My name is Dr. Edmina Bradshaw, Principal Consultant of Edmina Bradshaw LLC. I work with a small group of professionals on program planning and evaluation for national and local nonprofit organizations, mostly in the aging field. I also support organizations in implementing self-directed volunteer teams(sdvnetwork.com) across the country.
I find that while the need for evaluation has finally gained traction with non-profits in general, evaluation planning is lagging way behind. In the past three years I have been called in to evaluate advocacy efforts in particular only to find there is no advocacy plan in place, outcomes are defined badly (or not at all) and “evidence” presented is at best anecdotal. What can be done to help in such situations?
Help the organization retrace its steps through a summative evaluation process – to arrive at a collection of measurements and judgments that would allow conclusions to be drawn about outcomes and impacts of their advocacy program.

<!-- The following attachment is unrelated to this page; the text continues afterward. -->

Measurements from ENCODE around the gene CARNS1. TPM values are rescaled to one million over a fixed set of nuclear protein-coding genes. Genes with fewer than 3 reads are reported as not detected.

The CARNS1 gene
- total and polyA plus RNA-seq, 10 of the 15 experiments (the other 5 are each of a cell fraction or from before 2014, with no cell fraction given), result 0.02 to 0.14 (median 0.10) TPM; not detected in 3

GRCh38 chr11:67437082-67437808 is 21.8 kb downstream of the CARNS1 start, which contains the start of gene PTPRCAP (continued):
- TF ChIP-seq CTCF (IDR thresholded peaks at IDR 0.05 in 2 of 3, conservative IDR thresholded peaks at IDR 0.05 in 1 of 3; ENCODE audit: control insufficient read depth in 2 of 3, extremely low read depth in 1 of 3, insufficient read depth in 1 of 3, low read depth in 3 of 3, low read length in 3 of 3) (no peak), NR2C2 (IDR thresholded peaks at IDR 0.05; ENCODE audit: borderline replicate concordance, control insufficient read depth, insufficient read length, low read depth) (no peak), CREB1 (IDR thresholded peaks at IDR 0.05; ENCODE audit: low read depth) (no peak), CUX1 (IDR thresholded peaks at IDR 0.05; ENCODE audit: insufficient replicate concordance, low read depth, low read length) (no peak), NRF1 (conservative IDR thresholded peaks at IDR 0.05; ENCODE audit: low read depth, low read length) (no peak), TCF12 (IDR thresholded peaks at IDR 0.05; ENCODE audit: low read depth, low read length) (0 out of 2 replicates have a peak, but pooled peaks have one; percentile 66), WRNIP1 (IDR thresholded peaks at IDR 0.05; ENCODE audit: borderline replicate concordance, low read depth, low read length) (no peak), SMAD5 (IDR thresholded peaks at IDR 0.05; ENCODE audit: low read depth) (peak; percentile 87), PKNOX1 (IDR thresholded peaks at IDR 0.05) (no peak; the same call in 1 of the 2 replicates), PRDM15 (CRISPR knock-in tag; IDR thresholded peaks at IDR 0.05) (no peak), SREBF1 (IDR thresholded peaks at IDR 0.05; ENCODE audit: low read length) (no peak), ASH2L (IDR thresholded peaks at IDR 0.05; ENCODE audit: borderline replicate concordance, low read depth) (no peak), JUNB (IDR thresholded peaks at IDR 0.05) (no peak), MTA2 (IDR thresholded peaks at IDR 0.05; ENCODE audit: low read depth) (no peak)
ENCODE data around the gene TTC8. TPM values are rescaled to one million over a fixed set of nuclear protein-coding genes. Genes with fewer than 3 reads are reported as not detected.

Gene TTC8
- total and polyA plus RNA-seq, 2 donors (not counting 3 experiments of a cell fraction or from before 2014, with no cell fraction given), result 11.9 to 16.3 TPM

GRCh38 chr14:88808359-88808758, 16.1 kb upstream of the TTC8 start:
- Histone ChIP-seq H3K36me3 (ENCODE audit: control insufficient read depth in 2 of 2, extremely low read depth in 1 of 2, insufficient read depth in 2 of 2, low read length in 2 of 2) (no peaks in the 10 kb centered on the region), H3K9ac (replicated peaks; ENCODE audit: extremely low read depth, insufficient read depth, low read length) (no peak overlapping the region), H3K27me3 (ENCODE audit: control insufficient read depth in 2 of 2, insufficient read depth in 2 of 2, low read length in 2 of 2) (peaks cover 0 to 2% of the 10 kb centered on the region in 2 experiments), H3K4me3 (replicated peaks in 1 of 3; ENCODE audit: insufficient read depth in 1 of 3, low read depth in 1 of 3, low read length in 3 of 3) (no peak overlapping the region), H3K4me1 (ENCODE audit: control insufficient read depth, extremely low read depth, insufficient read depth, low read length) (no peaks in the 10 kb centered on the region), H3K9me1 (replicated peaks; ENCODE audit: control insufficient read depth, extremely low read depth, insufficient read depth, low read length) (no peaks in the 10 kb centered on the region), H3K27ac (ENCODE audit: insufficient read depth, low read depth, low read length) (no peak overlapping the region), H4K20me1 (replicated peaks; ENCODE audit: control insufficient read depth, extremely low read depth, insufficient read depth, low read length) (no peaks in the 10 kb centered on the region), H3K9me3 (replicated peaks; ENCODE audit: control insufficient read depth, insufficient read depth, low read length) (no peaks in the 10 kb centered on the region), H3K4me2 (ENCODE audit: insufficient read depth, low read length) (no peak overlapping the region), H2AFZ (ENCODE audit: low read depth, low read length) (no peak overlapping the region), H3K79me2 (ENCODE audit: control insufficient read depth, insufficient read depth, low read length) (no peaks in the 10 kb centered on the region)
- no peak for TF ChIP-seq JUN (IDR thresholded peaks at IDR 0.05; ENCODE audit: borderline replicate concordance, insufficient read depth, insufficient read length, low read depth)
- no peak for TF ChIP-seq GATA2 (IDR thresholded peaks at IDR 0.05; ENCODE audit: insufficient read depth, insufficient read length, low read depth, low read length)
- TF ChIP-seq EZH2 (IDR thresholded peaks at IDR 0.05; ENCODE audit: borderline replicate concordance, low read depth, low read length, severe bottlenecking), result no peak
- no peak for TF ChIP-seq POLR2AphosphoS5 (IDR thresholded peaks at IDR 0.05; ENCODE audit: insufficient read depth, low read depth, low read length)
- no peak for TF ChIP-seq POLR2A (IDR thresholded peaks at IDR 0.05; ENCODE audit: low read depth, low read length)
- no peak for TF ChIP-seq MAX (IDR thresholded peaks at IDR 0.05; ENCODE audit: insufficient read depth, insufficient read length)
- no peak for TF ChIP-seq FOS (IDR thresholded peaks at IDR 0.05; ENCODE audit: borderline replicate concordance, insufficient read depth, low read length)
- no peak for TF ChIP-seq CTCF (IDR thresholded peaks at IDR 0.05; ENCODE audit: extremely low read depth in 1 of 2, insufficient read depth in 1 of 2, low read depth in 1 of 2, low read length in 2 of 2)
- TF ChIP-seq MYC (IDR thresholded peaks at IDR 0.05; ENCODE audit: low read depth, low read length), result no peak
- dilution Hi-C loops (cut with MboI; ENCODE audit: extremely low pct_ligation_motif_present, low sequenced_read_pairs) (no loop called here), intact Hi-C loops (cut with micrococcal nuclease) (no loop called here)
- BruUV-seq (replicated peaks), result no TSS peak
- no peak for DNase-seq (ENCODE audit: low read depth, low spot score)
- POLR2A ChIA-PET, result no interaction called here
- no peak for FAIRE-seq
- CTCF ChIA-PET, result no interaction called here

- Use a basic logic model to articulate the theory of change. Helps clarify short, medium and longest-term goals …. and how to get there.
- Keep it simple – To begin the process, I use a checklist of the logic model elements: Inputs, Output (Activities, Participation), Outcomes (Short, Medium & Long-term), Assumptions and External Factors. Organizations not used to theory of change find it less intimidating to tackle these separately at first – especially as different people may be involved in different stages of their program.
- If the organization decides to continue its advocacy efforts – as is usually the case – use the results of the summative process as part of the baseline for a new formative evaluation process.
- After they see the final product of a succinctly articulated theory of change, our clients are thrilled and use it in reports, funding requests, etc. It is also a huge motivator to plan more effectively for the next iteration of their advocacy efforts.
- Marcia Egbert and Susan Hoechstetter: “Evaluating Nonprofit Advocacy Simply: An Oxymoron?” Harvard Family Research Project: Volume XIII, Number 1&2, Spring 2007
- Find a new web-based tool built on the same principles at http://bolderadvocacy.org
- Find the Advocacy Progress Planner, a free logic model builder for advocacy planning and evaluation from The Aspen Institute, at www.planning.continuousprogress.org
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